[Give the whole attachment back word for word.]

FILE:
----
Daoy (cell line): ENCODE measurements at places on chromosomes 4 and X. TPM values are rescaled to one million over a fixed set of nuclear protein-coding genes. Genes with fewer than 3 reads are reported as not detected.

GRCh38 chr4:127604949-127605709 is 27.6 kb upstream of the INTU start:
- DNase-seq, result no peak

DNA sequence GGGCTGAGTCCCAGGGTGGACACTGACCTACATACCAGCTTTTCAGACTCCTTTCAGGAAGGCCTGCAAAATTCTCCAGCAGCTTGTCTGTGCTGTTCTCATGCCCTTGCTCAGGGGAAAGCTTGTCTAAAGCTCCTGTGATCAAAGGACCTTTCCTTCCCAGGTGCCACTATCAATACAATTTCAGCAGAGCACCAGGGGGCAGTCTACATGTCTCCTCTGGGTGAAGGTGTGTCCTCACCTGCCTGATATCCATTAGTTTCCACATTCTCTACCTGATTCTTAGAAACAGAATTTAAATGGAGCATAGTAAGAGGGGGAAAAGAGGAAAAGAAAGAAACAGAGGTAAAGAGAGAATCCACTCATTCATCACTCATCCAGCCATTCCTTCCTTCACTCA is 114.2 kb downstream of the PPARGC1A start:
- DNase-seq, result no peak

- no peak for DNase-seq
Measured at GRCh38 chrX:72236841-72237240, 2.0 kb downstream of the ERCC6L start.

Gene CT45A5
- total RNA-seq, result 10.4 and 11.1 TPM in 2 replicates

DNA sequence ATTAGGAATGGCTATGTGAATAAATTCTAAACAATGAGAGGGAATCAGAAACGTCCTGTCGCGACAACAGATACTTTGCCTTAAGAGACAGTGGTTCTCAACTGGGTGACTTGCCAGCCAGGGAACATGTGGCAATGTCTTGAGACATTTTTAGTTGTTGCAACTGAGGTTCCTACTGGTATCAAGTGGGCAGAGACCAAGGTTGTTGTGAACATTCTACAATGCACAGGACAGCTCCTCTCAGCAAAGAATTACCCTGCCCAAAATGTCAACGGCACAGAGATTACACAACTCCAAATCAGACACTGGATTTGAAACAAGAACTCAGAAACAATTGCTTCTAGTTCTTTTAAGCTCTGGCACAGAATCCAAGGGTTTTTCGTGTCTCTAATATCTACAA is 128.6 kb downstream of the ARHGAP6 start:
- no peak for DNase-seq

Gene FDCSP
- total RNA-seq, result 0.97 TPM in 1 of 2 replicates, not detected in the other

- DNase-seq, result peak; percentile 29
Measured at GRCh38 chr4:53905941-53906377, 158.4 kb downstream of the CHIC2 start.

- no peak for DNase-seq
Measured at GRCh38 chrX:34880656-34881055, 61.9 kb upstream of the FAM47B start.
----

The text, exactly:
Daoy (cell line): ENCODE measurements at places on chromosomes 4 and X. TPM values are rescaled to one million over a fixed set of nuclear protein-coding genes. Genes with fewer than 3 reads are reported as not detected.

GRCh38 chr4:127604949-127605709 is 27.6 kb upstream of the INTU start:
- DNase-seq, result no peak

DNA sequence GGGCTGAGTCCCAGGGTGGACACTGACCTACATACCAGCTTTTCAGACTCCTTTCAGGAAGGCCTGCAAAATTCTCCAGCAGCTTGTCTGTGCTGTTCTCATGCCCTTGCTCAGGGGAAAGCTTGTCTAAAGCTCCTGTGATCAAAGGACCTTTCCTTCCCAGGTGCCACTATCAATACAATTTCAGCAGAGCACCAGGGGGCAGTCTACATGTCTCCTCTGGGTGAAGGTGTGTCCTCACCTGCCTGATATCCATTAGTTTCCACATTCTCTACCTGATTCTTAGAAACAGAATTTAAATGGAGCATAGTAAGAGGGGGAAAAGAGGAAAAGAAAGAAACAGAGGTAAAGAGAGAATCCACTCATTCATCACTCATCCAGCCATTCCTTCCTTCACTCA is 114.2 kb downstream of the PPARGC1A start:
- DNase-seq, result no peak

- no peak for DNase-seq
Measured at GRCh38 chrX:72236841-72237240, 2.0 kb downstream of the ERCC6L start.

Gene CT45A5
- total RNA-seq, result 10.4 and 11.1 TPM in 2 replicates

DNA sequence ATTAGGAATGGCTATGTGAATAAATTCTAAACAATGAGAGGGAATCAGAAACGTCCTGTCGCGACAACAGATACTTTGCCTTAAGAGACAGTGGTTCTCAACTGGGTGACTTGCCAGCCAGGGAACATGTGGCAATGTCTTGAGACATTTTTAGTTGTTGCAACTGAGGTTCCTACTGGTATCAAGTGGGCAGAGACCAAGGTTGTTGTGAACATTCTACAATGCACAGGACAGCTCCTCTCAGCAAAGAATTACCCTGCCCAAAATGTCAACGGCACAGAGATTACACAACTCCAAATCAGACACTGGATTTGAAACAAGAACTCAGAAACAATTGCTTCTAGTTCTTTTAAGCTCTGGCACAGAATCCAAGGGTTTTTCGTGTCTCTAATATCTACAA is 128.6 kb downstream of the ARHGAP6 start:
- no peak for DNase-seq

Gene FDCSP
- total RNA-seq, result 0.97 TPM in 1 of 2 replicates, not detected in the other

- DNase-seq, result peak; percentile 29
Measured at GRCh38 chr4:53905941-53906377, 158.4 kb downstream of the CHIC2 start.

- no peak for DNase-seq
Measured at GRCh38 chrX:34880656-34881055, 61.9 kb upstream of the FAM47B start.